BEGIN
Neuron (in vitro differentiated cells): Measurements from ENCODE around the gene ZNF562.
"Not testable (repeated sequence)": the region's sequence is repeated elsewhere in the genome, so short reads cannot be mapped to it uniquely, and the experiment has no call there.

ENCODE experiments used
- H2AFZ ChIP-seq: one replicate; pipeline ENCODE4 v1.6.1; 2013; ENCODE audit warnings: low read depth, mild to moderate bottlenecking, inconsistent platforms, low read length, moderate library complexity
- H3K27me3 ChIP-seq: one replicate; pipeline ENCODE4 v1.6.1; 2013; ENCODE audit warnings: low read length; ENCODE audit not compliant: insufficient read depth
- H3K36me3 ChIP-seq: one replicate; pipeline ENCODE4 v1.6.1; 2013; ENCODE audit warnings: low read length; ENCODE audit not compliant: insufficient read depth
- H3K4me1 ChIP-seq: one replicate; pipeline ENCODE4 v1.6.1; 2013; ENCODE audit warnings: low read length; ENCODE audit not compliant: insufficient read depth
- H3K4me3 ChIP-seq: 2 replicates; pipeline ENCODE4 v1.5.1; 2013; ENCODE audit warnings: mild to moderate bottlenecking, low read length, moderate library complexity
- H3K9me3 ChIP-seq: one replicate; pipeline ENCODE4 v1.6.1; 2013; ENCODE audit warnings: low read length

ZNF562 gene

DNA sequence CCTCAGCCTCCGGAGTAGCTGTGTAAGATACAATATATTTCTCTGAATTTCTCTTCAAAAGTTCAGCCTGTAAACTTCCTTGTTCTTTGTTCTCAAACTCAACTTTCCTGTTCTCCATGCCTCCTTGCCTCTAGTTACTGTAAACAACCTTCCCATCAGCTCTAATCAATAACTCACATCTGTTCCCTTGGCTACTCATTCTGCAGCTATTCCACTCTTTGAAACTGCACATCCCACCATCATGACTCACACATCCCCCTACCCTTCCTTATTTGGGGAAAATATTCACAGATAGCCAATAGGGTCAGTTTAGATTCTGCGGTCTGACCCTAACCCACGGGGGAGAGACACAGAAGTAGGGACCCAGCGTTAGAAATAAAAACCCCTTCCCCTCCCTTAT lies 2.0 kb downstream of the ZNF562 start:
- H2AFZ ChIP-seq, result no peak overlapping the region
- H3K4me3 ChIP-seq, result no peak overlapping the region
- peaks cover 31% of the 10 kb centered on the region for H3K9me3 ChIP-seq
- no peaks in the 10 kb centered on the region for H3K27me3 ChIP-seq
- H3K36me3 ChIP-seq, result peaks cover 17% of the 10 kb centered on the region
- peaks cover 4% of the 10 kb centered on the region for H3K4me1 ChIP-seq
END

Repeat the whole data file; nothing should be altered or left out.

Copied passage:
Neuron (in vitro differentiated cells): Measurements from ENCODE around the gene ZNF562.
"Not testable (repeated sequence)": the region's sequence is repeated elsewhere in the genome, so short reads cannot be mapped to it uniquely, and the experiment has no call there.

ENCODE experiments used
- H2AFZ ChIP-seq: one replicate; pipeline ENCODE4 v1.6.1; 2013; ENCODE audit warnings: low read depth, mild to moderate bottlenecking, inconsistent platforms, low read length, moderate library complexity
- H3K27me3 ChIP-seq: one replicate; pipeline ENCODE4 v1.6.1; 2013; ENCODE audit warnings: low read length; ENCODE audit not compliant: insufficient read depth
- H3K36me3 ChIP-seq: one replicate; pipeline ENCODE4 v1.6.1; 2013; ENCODE audit warnings: low read length; ENCODE audit not compliant: insufficient read depth
- H3K4me1 ChIP-seq: one replicate; pipeline ENCODE4 v1.6.1; 2013; ENCODE audit warnings: low read length; ENCODE audit not compliant: insufficient read depth
- H3K4me3 ChIP-seq: 2 replicates; pipeline ENCODE4 v1.5.1; 2013; ENCODE audit warnings: mild to moderate bottlenecking, low read length, moderate library complexity
- H3K9me3 ChIP-seq: one replicate; pipeline ENCODE4 v1.6.1; 2013; ENCODE audit warnings: low read length

ZNF562 gene

DNA sequence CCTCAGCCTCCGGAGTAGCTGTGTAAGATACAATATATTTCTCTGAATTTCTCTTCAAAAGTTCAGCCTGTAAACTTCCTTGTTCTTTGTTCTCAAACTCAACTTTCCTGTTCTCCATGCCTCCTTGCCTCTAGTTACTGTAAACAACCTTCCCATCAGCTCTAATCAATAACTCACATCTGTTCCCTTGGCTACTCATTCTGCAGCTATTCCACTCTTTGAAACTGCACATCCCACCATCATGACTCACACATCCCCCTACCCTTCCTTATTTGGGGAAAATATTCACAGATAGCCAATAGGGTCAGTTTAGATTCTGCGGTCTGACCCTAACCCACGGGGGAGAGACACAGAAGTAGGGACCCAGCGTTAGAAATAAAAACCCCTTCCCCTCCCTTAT lies 2.0 kb downstream of the ZNF562 start:
- H2AFZ ChIP-seq, result no peak overlapping the region
- H3K4me3 ChIP-seq, result no peak overlapping the region
- peaks cover 31% of the 10 kb centered on the region for H3K9me3 ChIP-seq
- no peaks in the 10 kb centered on the region for H3K27me3 ChIP-seq
- H3K36me3 ChIP-seq, result peaks cover 17% of the 10 kb centered on the region
- peaks cover 4% of the 10 kb centered on the region for H3K4me1 ChIP-seq